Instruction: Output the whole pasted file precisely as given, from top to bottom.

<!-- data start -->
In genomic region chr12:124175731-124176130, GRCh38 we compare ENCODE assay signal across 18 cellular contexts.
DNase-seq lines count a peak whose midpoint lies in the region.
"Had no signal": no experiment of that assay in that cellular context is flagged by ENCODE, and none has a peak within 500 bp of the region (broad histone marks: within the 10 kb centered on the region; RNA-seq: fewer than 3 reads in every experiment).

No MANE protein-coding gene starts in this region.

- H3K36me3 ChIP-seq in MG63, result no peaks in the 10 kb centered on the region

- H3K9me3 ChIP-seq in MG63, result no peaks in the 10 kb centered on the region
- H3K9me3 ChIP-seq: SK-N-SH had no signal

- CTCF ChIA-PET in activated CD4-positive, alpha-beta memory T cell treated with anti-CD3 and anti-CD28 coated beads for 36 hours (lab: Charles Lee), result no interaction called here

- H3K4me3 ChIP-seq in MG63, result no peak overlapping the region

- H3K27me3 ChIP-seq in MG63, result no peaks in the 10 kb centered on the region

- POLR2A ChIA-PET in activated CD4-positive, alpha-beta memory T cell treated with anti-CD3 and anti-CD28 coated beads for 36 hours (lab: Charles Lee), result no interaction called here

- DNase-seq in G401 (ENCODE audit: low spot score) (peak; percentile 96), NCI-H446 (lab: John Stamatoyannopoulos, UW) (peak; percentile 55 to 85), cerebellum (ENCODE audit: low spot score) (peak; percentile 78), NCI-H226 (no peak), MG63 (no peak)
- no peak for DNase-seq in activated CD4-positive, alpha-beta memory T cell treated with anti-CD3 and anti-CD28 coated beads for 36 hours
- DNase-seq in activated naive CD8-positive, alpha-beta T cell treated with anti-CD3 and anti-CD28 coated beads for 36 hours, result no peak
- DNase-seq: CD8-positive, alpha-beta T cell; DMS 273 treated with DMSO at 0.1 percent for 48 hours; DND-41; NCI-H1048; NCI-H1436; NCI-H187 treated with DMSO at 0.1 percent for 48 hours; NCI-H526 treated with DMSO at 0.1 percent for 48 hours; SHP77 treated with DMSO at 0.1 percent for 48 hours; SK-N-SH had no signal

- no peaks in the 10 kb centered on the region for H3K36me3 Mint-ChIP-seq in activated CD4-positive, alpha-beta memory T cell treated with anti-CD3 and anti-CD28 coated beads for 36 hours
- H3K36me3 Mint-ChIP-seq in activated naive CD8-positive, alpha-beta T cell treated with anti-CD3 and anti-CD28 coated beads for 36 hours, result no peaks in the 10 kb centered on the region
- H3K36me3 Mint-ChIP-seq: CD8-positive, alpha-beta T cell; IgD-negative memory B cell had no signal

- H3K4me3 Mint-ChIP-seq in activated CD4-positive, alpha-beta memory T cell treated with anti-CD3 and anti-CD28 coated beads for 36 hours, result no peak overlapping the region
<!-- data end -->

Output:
In genomic region chr12:124175731-124176130, GRCh38 we compare ENCODE assay signal across 18 cellular contexts.
DNase-seq lines count a peak whose midpoint lies in the region.
"Had no signal": no experiment of that assay in that cellular context is flagged by ENCODE, and none has a peak within 500 bp of the region (broad histone marks: within the 10 kb centered on the region; RNA-seq: fewer than 3 reads in every experiment).

No MANE protein-coding gene starts in this region.

- H3K36me3 ChIP-seq in MG63, result no peaks in the 10 kb centered on the region

- H3K9me3 ChIP-seq in MG63, result no peaks in the 10 kb centered on the region
- H3K9me3 ChIP-seq: SK-N-SH had no signal

- CTCF ChIA-PET in activated CD4-positive, alpha-beta memory T cell treated with anti-CD3 and anti-CD28 coated beads for 36 hours (lab: Charles Lee), result no interaction called here

- H3K4me3 ChIP-seq in MG63, result no peak overlapping the region

- H3K27me3 ChIP-seq in MG63, result no peaks in the 10 kb centered on the region

- POLR2A ChIA-PET in activated CD4-positive, alpha-beta memory T cell treated with anti-CD3 and anti-CD28 coated beads for 36 hours (lab: Charles Lee), result no interaction called here

- DNase-seq in G401 (ENCODE audit: low spot score) (peak; percentile 96), NCI-H446 (lab: John Stamatoyannopoulos, UW) (peak; percentile 55 to 85), cerebellum (ENCODE audit: low spot score) (peak; percentile 78), NCI-H226 (no peak), MG63 (no peak)
- no peak for DNase-seq in activated CD4-positive, alpha-beta memory T cell treated with anti-CD3 and anti-CD28 coated beads for 36 hours
- DNase-seq in activated naive CD8-positive, alpha-beta T cell treated with anti-CD3 and anti-CD28 coated beads for 36 hours, result no peak
- DNase-seq: CD8-positive, alpha-beta T cell; DMS 273 treated with DMSO at 0.1 percent for 48 hours; DND-41; NCI-H1048; NCI-H1436; NCI-H187 treated with DMSO at 0.1 percent for 48 hours; NCI-H526 treated with DMSO at 0.1 percent for 48 hours; SHP77 treated with DMSO at 0.1 percent for 48 hours; SK-N-SH had no signal

- no peaks in the 10 kb centered on the region for H3K36me3 Mint-ChIP-seq in activated CD4-positive, alpha-beta memory T cell treated with anti-CD3 and anti-CD28 coated beads for 36 hours
- H3K36me3 Mint-ChIP-seq in activated naive CD8-positive, alpha-beta T cell treated with anti-CD3 and anti-CD28 coated beads for 36 hours, result no peaks in the 10 kb centered on the region
- H3K36me3 Mint-ChIP-seq: CD8-positive, alpha-beta T cell; IgD-negative memory B cell had no signal

- H3K4me3 Mint-ChIP-seq in activated CD4-positive, alpha-beta memory T cell treated with anti-CD3 and anti-CD28 coated beads for 36 hours, result no peak overlapping the region